So earlier on in the semester, the week of September 26 to be more exact, Nathan Fowkes came out to BYU as a visiting artist and attended several classes to give demos and gave a couple lectures. He was really cool to have. Not only is he really good at what he does, but he hardly repeated himself, so that every lecture or demo you attended you got more and new information. I got to go to a couple of them and I want to share with you what I learned!
The first lecture I got to go to was one mostly about color theory. He talked a lot about the basics are very important, and those basics boil down to believability and harmony.
- Color is a product of our brain, our brain interpreting light in a way that is useful to us. It interprets opposing/complementary colors even though color is really just a progression.
- The color wheel sets up colors with oppositions even though it really doesn’t exist.
- The human eye can distinguish 2.4 million colors.
- Color can be broken down into the measurable: hue, saturation, and value; and the emotional impact: temperature.
- Sometimes you can just rely on Value and Temperature.
- Color is always in context. It needs relationships. Your brain craves meaning. Art/color needs meaningful relationships.
- Harmony: Variety vs. Unity vs. Unity with Variety.
- The most interesting compositions have lots of unity with some variety.
- Pigment can’t do as much as light can.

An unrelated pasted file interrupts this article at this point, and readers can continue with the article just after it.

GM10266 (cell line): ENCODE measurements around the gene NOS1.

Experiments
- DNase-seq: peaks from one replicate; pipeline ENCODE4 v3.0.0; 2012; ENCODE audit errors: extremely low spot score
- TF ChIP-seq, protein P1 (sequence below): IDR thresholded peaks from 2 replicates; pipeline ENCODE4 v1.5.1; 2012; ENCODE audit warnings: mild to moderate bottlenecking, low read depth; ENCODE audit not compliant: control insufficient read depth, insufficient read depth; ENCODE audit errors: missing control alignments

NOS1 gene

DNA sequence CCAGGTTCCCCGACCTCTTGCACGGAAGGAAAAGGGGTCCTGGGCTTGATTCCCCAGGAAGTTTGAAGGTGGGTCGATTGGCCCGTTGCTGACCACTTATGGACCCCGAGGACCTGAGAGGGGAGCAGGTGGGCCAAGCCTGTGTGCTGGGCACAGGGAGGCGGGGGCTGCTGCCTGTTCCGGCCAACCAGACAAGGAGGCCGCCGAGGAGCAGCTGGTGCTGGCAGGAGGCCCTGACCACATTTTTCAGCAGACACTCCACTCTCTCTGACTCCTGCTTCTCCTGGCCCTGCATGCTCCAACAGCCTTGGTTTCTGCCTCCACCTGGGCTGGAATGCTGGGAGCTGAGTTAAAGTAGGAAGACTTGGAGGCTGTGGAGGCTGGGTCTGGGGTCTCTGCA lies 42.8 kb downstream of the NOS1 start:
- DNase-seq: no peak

- Look for simple value groupings. Look for relationships.
- Don’t separate color & light, they are related.
- Work general to specific.
- If you can get the temperature you want with the value you want, you can get close to the color you want.
- Make conscientious color choices.
- Cheat it to make it read to the viewer. Make it compelling.
- It takes mileage and practice.
- Paint from the world around you, especially outside. That’s the best way to learn color.
- Take breaks for 5-20 minutes at a time from your work to refresh yourself.
- He always needs a simple idea of how it might work, then he does some comps, then he does some more comps, then maybe even some more comps before doing the final work.
- He uses a Listerine bottle as his water bottle in his traveling painting kit that he takes with him everywhere.
That were the essential basics of his color theory lecture. There were many, many slides that went along with it that helped demonstrate what he was teaching. I can’t really explain those without them, so the best way to learn about how colors relate to other colors would be to go look at a color theory book. I might get one and go through and write a post or two in the future to try to explain things better. I still have a LOT to learn about that myself!
The other big lecture he gave that I was able to go to focused on artist and audience, basically the relationship between the visual artist and their audience.
He talked a little bit about how he saw Ray Bradbury at Comic Con one year and the awe and respect that that man received there. Fowkes told us that an artist trying to reach in and touch the gut of feeling in people like Ray Bradbury did needs to have some ideas on how to do so. Visual artists have a responsibility to create mood, storytelling, environments, and space that draws the audience in. A few key things are:
- Audience engages with character and character expression.
- The audience has to understand the environment in a glance. Sometimes they only get two seconds to look at it (like in movies).
- Important elements are SHAPE, LINE, and SPACE.
- circles are lovable and comfortable
- squares are solid and stable
- triangles are dangerous
- organic is interesting
- horizontal is peaceful
- vertical is strong
- diagonal is for action/is dynamic
- should reflect the emotion
- You should do color studies–thousands of them!
- Practice! Prepare!